Things To Know Before You Go

So you've booked your safari, you're very excited, you’re looking forward to the adventure of a lifetime… however, you have some questions! We've compiled a list of our most frequently asked questions plus answers, so you can feel as prepared as possible for your trip. Here are the things you need to know - before you go!

What vaccinations do I need?
It is important to ensure you have the right vaccinations for travel to Africa before you set off on your trip. It is important that you speak to your doctor about the most up to date vaccination advice. The vaccinations normally recommended for every country are: hepatitis A + B, typhoid and diphtheria. If you are spending time in Kenya, whether for your whole holiday or for just one night, it is very important that you are also vaccinated against Yellow Fever – as this will be required for entering any other African countries. . Additionally, malaria is endemic throughout all the areas we operate safaris, so we strongly advise you to take malaria prophylactics. The only exception to this rule is parts of South Africa. These include Madikwe and the game lodges around Port Elizabeth. Travel clinics can sometimes have long waiting lists, so make sure you get your vaccinations booked up in advance!
 
Can I get my visa on arrival?
Where and when you get your visa depends on a number of factors, such as where you're from and where you're travelling to. We provide a guide below, but it is important to note that this applies to US and UK citizens only. We cannot be held responsible for the visa requirements of any destinations, so please contact the relevant authorities to get the most up-to-date visa information.
•    Botswana
A visa is not needed for a stay of less than 90 days.
•    Kenya
A visa is necessary and obtainable on arrival for $50pp.
•    Mauritius and the Seychelles
A visa is not needed for a stay of less than 90 days.
•    Mozambique
A visa must be obtained prior to travel.
•    Namibia
A visa is not needed for a stay of less than 90 days.
•    Rwanda
A visa is necessary and obtainable on arrival for $50pp.
•    South Africa
A visa is not needed for a stay of less than 90 days.
•    South Africa if travelling with children

If you are travelling with children aged under 18 years, you will be asked to show each child's original unabridged birth certificate. Where only one parent is accompanying or no parents are present, parental or legal consent for each child to travel is also required, plus a photocopy of the passport of the parent not travelling.
•    Tanzania
A visa is necessary and obtainable on arrival for $50pp (UK) or $100pp (US).
•    Uganda
A visa must be obtained prior to travel.
•    Zambia
A visa is necessary and obtainable on arrival for $50pp.*
•    Zimbabwe

A visa is necessary and obtainable on arrival for $30pp.*
* If your trip includes both Zambia and Zimbabwe, you can purchase a UniVisa on arrival at either country for $50pp – this covers entry to both countries (UK and US).
 
Can I charge electronic devices?
The mains electricity supply in virtually all lodges is 240 volts, 50 cycles, with UK-style plugs (except South Africa where sockets are 2-prong or 3-prong with round pins). All camps will be able to recharge your camera batteries.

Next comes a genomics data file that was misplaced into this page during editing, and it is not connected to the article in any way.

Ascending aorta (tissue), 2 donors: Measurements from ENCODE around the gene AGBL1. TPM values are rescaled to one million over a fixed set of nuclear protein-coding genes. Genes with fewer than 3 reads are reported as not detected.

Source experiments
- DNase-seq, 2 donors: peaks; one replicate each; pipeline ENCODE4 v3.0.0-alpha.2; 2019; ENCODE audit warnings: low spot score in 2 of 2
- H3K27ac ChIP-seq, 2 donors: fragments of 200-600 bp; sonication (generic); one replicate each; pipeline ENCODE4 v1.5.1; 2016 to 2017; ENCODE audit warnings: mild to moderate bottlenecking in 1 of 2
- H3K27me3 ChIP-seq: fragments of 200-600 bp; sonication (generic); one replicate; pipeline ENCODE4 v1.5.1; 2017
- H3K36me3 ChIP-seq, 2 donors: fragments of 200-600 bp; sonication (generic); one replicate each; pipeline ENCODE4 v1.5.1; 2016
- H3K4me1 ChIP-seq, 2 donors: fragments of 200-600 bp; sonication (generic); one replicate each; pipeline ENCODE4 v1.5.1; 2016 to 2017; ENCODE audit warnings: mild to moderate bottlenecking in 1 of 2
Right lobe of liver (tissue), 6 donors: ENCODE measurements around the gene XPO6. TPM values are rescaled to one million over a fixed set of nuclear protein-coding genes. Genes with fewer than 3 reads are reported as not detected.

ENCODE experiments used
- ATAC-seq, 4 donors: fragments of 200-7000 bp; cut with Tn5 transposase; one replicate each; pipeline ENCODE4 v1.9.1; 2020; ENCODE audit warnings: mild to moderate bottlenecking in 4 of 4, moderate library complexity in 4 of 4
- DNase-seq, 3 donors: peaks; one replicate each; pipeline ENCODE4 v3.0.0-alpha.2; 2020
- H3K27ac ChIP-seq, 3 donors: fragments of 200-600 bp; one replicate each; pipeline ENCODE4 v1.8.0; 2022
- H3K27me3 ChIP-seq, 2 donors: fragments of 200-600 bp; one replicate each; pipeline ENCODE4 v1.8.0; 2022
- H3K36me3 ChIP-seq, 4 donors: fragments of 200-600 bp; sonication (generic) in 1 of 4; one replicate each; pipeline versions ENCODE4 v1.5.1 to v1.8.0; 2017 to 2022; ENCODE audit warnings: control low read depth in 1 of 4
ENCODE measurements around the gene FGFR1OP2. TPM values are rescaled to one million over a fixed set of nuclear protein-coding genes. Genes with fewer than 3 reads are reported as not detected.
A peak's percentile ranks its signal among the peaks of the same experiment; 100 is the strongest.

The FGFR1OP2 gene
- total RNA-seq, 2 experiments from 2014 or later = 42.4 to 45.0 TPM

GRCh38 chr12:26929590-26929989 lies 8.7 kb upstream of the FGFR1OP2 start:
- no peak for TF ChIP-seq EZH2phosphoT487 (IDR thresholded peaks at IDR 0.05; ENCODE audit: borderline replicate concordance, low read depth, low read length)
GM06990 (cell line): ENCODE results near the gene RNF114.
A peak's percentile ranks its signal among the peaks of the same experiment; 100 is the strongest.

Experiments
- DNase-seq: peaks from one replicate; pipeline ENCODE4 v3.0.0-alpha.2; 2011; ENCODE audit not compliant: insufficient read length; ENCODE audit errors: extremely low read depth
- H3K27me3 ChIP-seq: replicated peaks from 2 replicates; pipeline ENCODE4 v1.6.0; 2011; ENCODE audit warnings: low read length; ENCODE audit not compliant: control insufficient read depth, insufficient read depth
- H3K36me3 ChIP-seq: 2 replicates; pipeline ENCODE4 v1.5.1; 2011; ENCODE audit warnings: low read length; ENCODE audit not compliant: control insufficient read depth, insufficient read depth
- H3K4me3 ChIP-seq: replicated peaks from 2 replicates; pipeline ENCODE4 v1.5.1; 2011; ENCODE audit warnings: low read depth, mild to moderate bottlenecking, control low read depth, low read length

What are the luggage restrictions?
This depends on where you go.
For Kenya,Tanzania and Mozambique, internal scheduled and charter aircraft flights have a baggage limit of 15kg per person, including hand luggage. Please take your luggage in soft bags rather than rigid suitcases. The maximum dimensions of the soft bags must be 36cm (14.5 inches) x 68cm (27 inches).
For Botswana, Namibia, Rwanda, South Africa, Uganda, Zambia and Zimbabwe, internal scheduled and charter aircraft flights have a baggage limit of 20kg per person, including hand luggage (the exception to this is South Africa, which is 20kg pp plus 5kg pp hand luggage). Please take your luggage in soft bags rather than rigid suitcases. The maximum dimensions of the soft bags must be 25cm (10 inches) wide x 30cm (12 inches) high and 62cm (24 inches) long.

Where can I get the currency?
We advise you to take all your money in US dollars except if you are travelling to Kenya, where the currency is the shillings. You can get your money exchanged for both of these currencies before you travel. Please be advised that US dollar notes dated before 2004 are not usually accepted because of the risk of counterfeiting. Credit cards are accepted in many locations, but there is often a large surcharge on card payments. There is no need to exchange your money into local currency, with the exception of South Africa.
 
What clothes do I wear on safari?
Informal and casual dress is appropriate for the majority of lodges. However, smart casual clothes are recommended for evenings in Africa's top lodges. On safari, neutral colours like khaki are ideal for tops, shorts and trousers. A fleece is useful for the early morning, when there can be quite a chill in the open vehicles. The evenings can also be cold, so we suggest you take along a light cardigan or sweater. For more details, we tells you what to pack for your safari trip!
 
How much should I tip?
We recommend a tip of US$15 (ZAR 170 if South Africa) per person per day to your specific guide. We also recommend a $15 total tip (ZAR 170 if South Africa) per day for the communal tip box – this covers all the people behind the scenes. Tipping is always done at the end of a stay, not during.
 
Are there any threats to my safety I should be concerned about?